At South Orange and Maplewood Hilton, the setup of the meetings were assisted by the Al Anon spouses (remember, there were mostly men in AA at the time) who would then go to another room for their meeting. While we all went to help set up, the Al Anon Ladies were always there in support. We used to go pretty early to meetings; sometimes as much as an hour before. There was much more to be done back then; coffee was often served in china cups and saucers, ashtrays abounded, and snacks were always at the ready. Sometimes the donuts and coffee were the only thing people had to eat that day, so having some sort of food around was important. Cleanup could take close to an hour as a result, and many a new AA found sobriety by washing dishes and ashtrays. It was a great way to feel like you belonged, even though you were frightened and confused. I know that was certainly true for me. I was too afraid to talk to people, but I could stand at the sink and do dishes, and that is where I began to be able to speak to people. Often the long tables were set with paper or plastic cloths and were either cleaned or removed after the meeting. So you can see, there was lots to do!
Greeters were ALWAYS at the doors of AA. ALWAYS! They shook everyone’s hand, steered the newcomer to an old-timer, showed them the coffee pot, and were the most comforting presence in my early sobriety, when I could barely look at another human. To have my hand shook as I entered a meeting made me feel human; like I was a part of the human race I so long ago left. There was little “hugging” back then; people shook hands. I needed a handshake far more than a hug when I was new. It signified respect - Being respected. What a wonderful, indescribable feeling – to have someone respect me enough to shake my hand.
There was the “AA Hug” – an embrace that included arms and shoulders, some back-patting with butts sticking way out and away so as to not become too familiar! Any breach of the AA Hug and you knew the person was up to no good and you stayed away from him!
Speakers stood at a podium. There was more often than not, a tongue-depressor taped to the podium in case someone had a seizure, which was not uncommon. This was before detoxes and rehabs were common, so it was not unusual at all for quite a few shaky drunks to be at a meeting.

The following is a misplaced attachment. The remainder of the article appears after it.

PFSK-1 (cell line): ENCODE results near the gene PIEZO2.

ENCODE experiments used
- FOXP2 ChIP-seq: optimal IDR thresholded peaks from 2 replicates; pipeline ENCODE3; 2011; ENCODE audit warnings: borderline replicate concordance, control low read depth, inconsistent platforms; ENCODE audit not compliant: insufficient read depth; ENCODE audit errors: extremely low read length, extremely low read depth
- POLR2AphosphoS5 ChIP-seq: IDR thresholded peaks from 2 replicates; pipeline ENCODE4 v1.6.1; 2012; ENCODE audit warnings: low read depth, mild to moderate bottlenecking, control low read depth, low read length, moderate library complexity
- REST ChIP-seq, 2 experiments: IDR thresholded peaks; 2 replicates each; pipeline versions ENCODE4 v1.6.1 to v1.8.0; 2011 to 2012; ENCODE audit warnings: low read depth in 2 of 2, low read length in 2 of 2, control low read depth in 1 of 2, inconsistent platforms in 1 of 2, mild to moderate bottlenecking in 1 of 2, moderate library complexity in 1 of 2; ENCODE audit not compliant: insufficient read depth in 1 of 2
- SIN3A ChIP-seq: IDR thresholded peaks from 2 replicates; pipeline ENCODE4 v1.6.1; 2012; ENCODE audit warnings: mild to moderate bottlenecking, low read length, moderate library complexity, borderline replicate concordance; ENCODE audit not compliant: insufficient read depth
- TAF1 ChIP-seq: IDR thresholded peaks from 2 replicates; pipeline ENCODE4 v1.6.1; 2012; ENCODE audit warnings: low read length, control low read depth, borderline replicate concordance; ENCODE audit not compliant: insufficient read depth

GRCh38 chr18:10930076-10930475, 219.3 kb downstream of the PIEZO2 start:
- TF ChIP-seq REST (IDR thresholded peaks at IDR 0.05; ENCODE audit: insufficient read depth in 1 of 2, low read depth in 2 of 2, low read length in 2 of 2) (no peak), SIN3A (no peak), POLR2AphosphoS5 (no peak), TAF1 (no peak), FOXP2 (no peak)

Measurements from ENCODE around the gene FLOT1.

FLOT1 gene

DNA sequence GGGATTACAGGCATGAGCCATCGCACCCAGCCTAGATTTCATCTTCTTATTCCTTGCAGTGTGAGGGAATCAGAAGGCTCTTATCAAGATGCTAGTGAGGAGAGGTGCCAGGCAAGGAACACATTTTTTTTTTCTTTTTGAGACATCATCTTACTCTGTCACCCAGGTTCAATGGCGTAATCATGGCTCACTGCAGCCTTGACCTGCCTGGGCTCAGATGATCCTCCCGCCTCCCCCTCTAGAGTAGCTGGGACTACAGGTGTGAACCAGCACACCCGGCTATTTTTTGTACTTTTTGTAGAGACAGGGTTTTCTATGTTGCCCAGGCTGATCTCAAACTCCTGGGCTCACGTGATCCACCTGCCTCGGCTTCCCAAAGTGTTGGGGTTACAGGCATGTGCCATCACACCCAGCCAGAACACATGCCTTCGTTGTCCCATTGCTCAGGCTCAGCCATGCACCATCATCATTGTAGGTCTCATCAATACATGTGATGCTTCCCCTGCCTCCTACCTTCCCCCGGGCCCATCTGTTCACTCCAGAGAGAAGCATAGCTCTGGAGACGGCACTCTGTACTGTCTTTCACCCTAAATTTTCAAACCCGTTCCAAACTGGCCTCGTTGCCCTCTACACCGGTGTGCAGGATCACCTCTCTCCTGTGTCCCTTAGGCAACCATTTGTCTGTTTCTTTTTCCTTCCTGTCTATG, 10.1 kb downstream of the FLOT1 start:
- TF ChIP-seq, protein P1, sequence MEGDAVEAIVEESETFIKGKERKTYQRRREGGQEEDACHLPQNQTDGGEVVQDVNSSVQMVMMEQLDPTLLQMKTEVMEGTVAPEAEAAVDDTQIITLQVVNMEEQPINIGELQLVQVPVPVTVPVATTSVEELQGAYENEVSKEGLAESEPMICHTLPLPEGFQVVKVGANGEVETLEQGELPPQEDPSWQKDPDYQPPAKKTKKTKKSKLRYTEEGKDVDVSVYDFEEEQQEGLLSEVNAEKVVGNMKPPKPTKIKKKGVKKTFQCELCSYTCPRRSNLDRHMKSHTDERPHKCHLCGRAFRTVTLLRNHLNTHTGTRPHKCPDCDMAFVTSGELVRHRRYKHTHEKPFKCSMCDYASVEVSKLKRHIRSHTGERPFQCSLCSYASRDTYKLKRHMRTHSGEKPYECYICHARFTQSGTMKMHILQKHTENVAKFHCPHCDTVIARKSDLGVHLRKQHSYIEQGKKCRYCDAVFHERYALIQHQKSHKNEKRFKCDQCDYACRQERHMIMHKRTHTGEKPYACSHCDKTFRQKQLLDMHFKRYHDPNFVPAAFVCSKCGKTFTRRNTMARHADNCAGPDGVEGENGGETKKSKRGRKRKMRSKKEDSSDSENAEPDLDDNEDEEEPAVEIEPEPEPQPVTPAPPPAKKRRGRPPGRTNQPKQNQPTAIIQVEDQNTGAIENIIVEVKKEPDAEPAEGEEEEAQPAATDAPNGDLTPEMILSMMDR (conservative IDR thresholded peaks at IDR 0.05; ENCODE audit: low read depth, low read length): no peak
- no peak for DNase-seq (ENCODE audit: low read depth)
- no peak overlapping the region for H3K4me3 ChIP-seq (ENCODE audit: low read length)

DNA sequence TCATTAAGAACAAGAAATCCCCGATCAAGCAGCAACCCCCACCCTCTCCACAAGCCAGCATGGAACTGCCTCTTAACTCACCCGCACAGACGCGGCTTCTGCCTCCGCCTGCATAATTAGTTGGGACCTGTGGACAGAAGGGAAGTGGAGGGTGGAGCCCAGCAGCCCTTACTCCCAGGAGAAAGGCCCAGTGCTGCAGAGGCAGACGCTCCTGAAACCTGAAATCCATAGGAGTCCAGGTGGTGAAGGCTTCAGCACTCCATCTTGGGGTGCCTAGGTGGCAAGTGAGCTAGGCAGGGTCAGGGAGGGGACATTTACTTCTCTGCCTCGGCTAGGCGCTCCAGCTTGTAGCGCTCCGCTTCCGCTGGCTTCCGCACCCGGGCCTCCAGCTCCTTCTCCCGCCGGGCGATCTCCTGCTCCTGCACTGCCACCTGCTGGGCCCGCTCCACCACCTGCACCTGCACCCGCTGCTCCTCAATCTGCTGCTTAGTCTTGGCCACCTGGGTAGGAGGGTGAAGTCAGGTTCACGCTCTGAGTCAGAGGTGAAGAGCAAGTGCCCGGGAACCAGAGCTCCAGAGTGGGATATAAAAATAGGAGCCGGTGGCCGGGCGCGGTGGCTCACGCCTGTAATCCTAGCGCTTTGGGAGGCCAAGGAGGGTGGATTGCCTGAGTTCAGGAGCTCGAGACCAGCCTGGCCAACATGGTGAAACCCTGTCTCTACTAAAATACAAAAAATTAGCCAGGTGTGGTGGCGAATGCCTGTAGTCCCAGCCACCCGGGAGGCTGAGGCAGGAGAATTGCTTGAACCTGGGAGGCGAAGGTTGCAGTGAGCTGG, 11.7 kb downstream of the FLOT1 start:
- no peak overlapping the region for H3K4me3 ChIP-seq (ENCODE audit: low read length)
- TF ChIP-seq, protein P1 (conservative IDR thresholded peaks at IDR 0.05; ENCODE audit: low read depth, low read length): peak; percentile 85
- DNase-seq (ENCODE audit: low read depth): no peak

The reasoning for speaking at a podium was for humility; it was considered a humbling experience to stand up while telling your story; an honor to be standing sober on your own two feet. It was common to dress more formally when one was on a commitment. Men often wore suits or business attire, women rarely went “casual” to a speaking commitment. We did not call it “service work” back then; it was called “Twelve Step Work”. You not only represented your home group on a commitment, you represented AA. You were expected to look your best (as best as you could…) since it was an honor to have this kind of commitment.
Each group had a Group Secretary. Each group had a local Post Office box. The Secretary was responsible for reading all the mail at the beginning of the meeting. Anniversary announcements were read, as well as news from New York. Anniversary celebrations were well-attended and there was usually a lot of festivity for anniversary night. Each Secretary was responsible for preparing and mailing anniversary announcements to all of the local groups; usually one or two dozen anniversary announcements would be mailed each month, of course depending on the size of the group.
Each group had a Membership List, containing names, addresses, and phone numbers of members. This was the form of communication at the time. When you became a member in good standing of a group, you received a membership list. This way we could send cards to people who were ill or celebrating a special event, Christmas and birthday cards. Letter writing was very common then, and individuals and the group as a whole would send notes and letters to friends and new people as a form of encouragement.